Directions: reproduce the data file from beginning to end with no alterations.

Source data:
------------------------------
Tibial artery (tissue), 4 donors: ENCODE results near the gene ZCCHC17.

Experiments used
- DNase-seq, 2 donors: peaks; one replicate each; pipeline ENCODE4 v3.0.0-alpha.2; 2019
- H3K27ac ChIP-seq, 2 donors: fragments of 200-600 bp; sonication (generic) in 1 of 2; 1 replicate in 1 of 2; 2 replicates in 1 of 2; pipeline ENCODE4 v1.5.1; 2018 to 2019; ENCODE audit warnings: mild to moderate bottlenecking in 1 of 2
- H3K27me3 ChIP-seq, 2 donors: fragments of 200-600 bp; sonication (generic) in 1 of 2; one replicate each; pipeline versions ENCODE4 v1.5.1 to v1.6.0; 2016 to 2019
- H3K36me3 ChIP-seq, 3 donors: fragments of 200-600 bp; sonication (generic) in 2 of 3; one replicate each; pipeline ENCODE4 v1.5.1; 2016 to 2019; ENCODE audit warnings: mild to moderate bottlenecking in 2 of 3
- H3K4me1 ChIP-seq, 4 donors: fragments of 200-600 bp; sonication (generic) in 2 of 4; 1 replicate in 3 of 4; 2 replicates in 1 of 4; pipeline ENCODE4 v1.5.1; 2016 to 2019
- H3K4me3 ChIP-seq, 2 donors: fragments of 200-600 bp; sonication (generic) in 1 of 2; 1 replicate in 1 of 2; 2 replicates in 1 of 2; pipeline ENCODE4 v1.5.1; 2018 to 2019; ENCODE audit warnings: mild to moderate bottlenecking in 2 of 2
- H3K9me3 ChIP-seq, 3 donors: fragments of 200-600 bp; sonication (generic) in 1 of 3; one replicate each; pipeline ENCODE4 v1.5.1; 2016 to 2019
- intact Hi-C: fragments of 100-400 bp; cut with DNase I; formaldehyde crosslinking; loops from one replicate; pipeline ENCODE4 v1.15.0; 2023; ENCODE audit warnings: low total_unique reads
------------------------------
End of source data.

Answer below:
Tibial artery (tissue), 4 donors: ENCODE results near the gene ZCCHC17.

Experiments used
- DNase-seq, 2 donors: peaks; one replicate each; pipeline ENCODE4 v3.0.0-alpha.2; 2019
- H3K27ac ChIP-seq, 2 donors: fragments of 200-600 bp; sonication (generic) in 1 of 2; 1 replicate in 1 of 2; 2 replicates in 1 of 2; pipeline ENCODE4 v1.5.1; 2018 to 2019; ENCODE audit warnings: mild to moderate bottlenecking in 1 of 2
- H3K27me3 ChIP-seq, 2 donors: fragments of 200-600 bp; sonication (generic) in 1 of 2; one replicate each; pipeline versions ENCODE4 v1.5.1 to v1.6.0; 2016 to 2019
- H3K36me3 ChIP-seq, 3 donors: fragments of 200-600 bp; sonication (generic) in 2 of 3; one replicate each; pipeline ENCODE4 v1.5.1; 2016 to 2019; ENCODE audit warnings: mild to moderate bottlenecking in 2 of 3
- H3K4me1 ChIP-seq, 4 donors: fragments of 200-600 bp; sonication (generic) in 2 of 4; 1 replicate in 3 of 4; 2 replicates in 1 of 4; pipeline ENCODE4 v1.5.1; 2016 to 2019
- H3K4me3 ChIP-seq, 2 donors: fragments of 200-600 bp; sonication (generic) in 1 of 2; 1 replicate in 1 of 2; 2 replicates in 1 of 2; pipeline ENCODE4 v1.5.1; 2018 to 2019; ENCODE audit warnings: mild to moderate bottlenecking in 2 of 2
- H3K9me3 ChIP-seq, 3 donors: fragments of 200-600 bp; sonication (generic) in 1 of 3; one replicate each; pipeline ENCODE4 v1.5.1; 2016 to 2019
- intact Hi-C: fragments of 100-400 bp; cut with DNase I; formaldehyde crosslinking; loops from one replicate; pipeline ENCODE4 v1.15.0; 2023; ENCODE audit warnings: low total_unique reads